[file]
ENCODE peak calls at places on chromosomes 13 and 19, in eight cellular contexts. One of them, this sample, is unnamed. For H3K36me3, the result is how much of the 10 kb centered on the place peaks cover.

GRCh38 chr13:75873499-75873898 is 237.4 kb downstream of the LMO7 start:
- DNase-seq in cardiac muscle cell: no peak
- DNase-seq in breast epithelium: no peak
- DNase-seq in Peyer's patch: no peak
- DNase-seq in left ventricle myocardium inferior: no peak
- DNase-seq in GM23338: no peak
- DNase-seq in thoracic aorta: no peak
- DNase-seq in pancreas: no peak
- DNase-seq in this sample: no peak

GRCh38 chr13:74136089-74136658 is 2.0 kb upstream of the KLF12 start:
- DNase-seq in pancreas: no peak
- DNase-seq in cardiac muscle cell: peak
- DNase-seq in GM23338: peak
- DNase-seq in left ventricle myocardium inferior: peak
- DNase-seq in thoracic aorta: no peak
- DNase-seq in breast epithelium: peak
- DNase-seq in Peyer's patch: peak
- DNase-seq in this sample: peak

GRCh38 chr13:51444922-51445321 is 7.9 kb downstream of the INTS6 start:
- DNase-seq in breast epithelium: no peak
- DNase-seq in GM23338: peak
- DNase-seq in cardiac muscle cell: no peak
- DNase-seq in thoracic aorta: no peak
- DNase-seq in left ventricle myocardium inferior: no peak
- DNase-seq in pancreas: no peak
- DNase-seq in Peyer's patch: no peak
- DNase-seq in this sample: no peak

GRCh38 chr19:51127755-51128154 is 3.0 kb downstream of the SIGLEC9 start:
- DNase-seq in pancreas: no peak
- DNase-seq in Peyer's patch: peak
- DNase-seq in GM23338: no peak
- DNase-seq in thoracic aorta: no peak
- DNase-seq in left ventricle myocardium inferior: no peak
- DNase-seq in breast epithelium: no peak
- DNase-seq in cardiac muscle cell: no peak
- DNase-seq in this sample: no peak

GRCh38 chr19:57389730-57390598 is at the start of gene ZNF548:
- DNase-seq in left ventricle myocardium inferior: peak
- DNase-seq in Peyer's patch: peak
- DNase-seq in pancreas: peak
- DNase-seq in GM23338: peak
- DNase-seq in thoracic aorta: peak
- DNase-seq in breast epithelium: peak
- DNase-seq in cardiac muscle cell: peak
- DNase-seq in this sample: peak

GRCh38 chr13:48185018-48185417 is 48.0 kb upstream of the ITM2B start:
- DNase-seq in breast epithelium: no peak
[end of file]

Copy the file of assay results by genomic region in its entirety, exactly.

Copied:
ENCODE peak calls at places on chromosomes 13 and 19, in eight cellular contexts. One of them, this sample, is unnamed. For H3K36me3, the result is how much of the 10 kb centered on the place peaks cover.

GRCh38 chr13:75873499-75873898 is 237.4 kb downstream of the LMO7 start:
- DNase-seq in cardiac muscle cell: no peak
- DNase-seq in breast epithelium: no peak
- DNase-seq in Peyer's patch: no peak
- DNase-seq in left ventricle myocardium inferior: no peak
- DNase-seq in GM23338: no peak
- DNase-seq in thoracic aorta: no peak
- DNase-seq in pancreas: no peak
- DNase-seq in this sample: no peak

GRCh38 chr13:74136089-74136658 is 2.0 kb upstream of the KLF12 start:
- DNase-seq in pancreas: no peak
- DNase-seq in cardiac muscle cell: peak
- DNase-seq in GM23338: peak
- DNase-seq in left ventricle myocardium inferior: peak
- DNase-seq in thoracic aorta: no peak
- DNase-seq in breast epithelium: peak
- DNase-seq in Peyer's patch: peak
- DNase-seq in this sample: peak

GRCh38 chr13:51444922-51445321 is 7.9 kb downstream of the INTS6 start:
- DNase-seq in breast epithelium: no peak
- DNase-seq in GM23338: peak
- DNase-seq in cardiac muscle cell: no peak
- DNase-seq in thoracic aorta: no peak
- DNase-seq in left ventricle myocardium inferior: no peak
- DNase-seq in pancreas: no peak
- DNase-seq in Peyer's patch: no peak
- DNase-seq in this sample: no peak

GRCh38 chr19:51127755-51128154 is 3.0 kb downstream of the SIGLEC9 start:
- DNase-seq in pancreas: no peak
- DNase-seq in Peyer's patch: peak
- DNase-seq in GM23338: no peak
- DNase-seq in thoracic aorta: no peak
- DNase-seq in left ventricle myocardium inferior: no peak
- DNase-seq in breast epithelium: no peak
- DNase-seq in cardiac muscle cell: no peak
- DNase-seq in this sample: no peak

GRCh38 chr19:57389730-57390598 is at the start of gene ZNF548:
- DNase-seq in left ventricle myocardium inferior: peak
- DNase-seq in Peyer's patch: peak
- DNase-seq in pancreas: peak
- DNase-seq in GM23338: peak
- DNase-seq in thoracic aorta: peak
- DNase-seq in breast epithelium: peak
- DNase-seq in cardiac muscle cell: peak
- DNase-seq in this sample: peak

GRCh38 chr13:48185018-48185417 is 48.0 kb upstream of the ITM2B start:
- DNase-seq in breast epithelium: no peak